- Preparation of MOA and Rules & regulations
- Preparation & Filing of Forms
- Issue of Incorporation Certificate along with PAN and TAN
- Assistance in Opening Bank Account
- Businesses looking to expand or scale operations on higher level
- People aiming to work with members in a group and help each other grow
- Prepare Documents - Prepare all the required documents according to rules of State Society Registration Act, State Apartment Act or Society Registration Act 1860 as the case applicable in the respective state along with guidelines issued through Registrar.
- Draft Bye-Laws - Prepare a Bye-Law according to Model Bye-Laws asset in the Applicable Act in the state of registration.
- File Application with Documents - File application alongside necessary documents and Bye-Laws with jurisdictional Registrar.
- Filing procedure is partly Online in a few states; otherwise, the whole process is offline and need to visit Registrar Office.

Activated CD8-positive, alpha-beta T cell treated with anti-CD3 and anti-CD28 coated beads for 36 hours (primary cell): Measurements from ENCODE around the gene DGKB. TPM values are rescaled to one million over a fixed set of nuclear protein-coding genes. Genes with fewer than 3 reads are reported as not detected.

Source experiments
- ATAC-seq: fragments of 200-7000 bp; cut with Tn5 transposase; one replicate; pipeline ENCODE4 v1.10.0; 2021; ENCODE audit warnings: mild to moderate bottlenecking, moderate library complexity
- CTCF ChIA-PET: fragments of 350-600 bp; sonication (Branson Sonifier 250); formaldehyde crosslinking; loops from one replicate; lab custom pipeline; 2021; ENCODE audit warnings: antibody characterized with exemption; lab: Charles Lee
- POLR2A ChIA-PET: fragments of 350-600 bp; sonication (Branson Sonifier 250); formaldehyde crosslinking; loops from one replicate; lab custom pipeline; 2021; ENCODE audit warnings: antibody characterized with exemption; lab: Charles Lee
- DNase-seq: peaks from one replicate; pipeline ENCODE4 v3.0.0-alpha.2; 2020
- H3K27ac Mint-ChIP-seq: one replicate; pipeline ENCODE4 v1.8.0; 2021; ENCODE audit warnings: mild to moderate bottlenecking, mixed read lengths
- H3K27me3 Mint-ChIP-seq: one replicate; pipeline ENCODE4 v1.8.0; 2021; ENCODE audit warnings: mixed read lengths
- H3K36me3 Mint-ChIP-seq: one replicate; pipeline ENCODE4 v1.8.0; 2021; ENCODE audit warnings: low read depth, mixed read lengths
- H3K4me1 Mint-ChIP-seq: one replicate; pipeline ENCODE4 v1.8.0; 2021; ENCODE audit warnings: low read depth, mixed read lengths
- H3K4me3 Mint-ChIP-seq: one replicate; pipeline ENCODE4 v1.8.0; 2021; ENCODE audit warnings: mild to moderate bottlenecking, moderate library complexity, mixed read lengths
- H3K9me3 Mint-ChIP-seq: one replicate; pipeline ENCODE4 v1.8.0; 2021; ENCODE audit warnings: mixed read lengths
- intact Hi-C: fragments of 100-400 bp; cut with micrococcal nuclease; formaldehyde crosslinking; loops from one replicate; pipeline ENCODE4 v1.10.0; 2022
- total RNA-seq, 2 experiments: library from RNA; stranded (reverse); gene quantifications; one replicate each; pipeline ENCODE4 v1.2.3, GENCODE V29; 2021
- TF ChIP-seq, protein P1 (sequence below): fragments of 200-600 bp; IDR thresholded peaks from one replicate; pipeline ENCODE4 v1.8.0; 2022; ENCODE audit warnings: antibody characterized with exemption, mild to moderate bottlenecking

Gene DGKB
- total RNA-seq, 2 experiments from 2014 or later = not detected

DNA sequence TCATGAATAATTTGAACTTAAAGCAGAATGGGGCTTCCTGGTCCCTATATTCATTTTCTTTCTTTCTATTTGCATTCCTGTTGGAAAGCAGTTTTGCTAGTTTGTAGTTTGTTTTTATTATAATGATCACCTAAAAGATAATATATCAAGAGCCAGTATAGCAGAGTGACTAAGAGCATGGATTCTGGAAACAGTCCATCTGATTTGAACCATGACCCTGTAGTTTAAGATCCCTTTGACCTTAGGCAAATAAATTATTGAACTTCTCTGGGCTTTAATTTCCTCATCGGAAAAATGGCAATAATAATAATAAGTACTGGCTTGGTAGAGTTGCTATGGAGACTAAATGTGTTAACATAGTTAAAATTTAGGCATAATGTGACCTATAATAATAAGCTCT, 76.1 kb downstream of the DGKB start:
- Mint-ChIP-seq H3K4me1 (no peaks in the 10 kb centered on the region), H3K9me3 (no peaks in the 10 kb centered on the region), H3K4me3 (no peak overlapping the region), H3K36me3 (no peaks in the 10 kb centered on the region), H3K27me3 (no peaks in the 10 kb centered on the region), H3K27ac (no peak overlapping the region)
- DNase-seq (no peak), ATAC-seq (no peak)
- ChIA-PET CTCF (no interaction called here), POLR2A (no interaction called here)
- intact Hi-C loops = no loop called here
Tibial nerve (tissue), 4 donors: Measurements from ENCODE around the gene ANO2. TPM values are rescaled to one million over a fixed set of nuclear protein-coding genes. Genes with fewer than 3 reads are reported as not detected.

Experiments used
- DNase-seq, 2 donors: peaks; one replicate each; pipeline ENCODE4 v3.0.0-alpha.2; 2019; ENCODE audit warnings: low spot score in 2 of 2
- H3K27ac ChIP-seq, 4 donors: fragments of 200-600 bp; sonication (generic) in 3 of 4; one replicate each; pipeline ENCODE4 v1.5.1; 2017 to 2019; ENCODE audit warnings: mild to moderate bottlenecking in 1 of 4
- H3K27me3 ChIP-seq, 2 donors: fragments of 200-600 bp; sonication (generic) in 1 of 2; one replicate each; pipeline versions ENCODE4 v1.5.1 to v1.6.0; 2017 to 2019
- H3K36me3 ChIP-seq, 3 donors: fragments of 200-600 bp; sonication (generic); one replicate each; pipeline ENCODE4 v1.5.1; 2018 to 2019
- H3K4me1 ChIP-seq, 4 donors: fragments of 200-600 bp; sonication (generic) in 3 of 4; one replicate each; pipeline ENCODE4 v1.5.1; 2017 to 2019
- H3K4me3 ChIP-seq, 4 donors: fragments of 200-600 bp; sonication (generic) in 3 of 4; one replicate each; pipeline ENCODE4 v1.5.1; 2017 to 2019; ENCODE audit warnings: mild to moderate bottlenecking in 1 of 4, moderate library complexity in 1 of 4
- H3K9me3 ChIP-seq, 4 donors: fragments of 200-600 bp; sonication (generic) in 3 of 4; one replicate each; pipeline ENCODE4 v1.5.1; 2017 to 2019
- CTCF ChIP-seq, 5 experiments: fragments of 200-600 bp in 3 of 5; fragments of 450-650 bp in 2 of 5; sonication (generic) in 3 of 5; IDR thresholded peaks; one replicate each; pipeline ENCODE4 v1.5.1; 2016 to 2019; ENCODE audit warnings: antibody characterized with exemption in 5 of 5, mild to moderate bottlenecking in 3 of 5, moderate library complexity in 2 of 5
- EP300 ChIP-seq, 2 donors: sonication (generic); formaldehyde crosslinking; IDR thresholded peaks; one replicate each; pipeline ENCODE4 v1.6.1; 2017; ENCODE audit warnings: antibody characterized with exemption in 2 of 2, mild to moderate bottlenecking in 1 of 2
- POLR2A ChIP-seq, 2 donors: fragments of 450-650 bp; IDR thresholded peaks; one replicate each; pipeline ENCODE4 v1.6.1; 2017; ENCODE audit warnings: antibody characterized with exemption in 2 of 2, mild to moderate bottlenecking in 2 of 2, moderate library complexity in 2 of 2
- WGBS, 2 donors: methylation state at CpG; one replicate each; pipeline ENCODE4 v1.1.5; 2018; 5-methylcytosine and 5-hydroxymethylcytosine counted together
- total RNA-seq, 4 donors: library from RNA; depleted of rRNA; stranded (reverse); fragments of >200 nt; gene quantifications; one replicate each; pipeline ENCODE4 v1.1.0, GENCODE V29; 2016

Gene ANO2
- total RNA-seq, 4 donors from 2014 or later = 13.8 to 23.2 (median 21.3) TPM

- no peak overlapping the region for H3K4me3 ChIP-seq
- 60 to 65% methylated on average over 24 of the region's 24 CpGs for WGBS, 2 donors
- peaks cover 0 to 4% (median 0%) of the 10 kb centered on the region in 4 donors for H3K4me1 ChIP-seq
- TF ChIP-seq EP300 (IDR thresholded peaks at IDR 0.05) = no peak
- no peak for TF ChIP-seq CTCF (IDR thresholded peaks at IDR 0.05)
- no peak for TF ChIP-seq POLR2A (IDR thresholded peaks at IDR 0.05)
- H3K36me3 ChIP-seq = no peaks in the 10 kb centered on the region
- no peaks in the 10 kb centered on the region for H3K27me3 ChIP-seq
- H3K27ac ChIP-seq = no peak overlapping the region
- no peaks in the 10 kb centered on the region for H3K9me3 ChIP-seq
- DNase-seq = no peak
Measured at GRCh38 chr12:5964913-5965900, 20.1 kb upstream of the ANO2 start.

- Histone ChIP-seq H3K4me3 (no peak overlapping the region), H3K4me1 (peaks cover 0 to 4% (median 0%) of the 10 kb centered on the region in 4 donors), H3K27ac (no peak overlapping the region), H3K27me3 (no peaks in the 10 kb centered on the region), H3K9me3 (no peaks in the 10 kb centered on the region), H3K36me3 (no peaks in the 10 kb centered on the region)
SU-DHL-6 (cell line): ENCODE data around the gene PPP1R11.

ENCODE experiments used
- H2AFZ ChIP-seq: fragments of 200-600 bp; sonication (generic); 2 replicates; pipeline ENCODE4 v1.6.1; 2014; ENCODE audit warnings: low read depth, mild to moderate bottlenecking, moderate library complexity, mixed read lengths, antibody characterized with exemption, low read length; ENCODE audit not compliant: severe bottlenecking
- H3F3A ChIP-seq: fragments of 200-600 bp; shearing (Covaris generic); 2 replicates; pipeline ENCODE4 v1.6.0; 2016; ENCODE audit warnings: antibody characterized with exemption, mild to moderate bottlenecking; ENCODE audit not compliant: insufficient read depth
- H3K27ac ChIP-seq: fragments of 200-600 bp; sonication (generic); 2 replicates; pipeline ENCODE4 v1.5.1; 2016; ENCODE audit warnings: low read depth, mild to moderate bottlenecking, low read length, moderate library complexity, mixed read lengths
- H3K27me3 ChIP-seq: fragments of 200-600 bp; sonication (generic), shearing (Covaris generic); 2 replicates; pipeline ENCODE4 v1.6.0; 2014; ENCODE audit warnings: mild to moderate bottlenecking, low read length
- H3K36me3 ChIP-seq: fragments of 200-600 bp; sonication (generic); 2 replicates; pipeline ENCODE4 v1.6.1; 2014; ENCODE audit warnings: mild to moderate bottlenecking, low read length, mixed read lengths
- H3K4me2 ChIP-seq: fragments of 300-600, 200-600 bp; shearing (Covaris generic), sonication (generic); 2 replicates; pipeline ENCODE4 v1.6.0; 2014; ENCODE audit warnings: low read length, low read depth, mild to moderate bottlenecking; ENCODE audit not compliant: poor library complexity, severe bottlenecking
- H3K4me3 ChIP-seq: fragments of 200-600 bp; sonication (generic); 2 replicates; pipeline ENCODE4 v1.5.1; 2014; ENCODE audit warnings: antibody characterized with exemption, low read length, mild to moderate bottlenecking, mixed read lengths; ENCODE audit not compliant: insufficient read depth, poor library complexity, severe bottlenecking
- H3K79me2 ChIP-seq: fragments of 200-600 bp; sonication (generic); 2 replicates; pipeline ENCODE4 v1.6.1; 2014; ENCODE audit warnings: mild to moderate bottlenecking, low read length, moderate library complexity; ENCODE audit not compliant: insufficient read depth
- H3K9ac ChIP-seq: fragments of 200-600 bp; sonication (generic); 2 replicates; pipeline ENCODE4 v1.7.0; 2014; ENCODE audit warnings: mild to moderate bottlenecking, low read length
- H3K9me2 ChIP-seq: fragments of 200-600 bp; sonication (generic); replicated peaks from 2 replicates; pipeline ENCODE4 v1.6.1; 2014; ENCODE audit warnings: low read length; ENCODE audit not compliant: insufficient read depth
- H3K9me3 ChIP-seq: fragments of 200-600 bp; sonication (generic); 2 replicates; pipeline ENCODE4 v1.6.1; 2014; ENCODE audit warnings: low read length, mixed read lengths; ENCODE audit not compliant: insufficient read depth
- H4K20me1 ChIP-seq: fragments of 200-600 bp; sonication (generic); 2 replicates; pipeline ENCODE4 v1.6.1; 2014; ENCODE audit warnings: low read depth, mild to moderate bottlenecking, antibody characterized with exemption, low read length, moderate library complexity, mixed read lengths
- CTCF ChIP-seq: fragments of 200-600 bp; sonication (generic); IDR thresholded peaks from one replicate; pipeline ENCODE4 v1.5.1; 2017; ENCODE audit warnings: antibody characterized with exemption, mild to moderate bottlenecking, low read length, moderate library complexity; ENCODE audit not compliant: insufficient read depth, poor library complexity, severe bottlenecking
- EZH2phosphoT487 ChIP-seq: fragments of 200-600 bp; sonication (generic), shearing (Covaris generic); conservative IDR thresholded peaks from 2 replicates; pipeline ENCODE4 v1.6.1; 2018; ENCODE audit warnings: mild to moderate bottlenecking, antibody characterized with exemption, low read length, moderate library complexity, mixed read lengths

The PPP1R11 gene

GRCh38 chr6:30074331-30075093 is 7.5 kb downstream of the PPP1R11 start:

- Pay fee - Make the payment of Government fees by Online/Cash/any other mode as the Registering authority accepts.
- Registration Certificate - Once the name and Bye-Laws approved, the Registrar issues Registration Certificate. This entire procedure takes at least 25 to 90 days by the Registrar in the normal course.
- Covering Letter.List of Body members ( name, Full address, Occupation and Signature on the list).
- Address proof of all Body Members ( Voter ID/Aadhar/Driving License)
- Address proof of Society Registered Address ( Utility Bill/ Rent agreement with NOC from Owner).
- PAN card of all Body members.
- Memorandum and Bye-Laws of the proposed Association.
- One Affidavit from President ( on stamp paper, notarized).
- Power of Attorney.
- Building Completion certificates issued by concerned authority ( if apply for Apartment owners association in some states).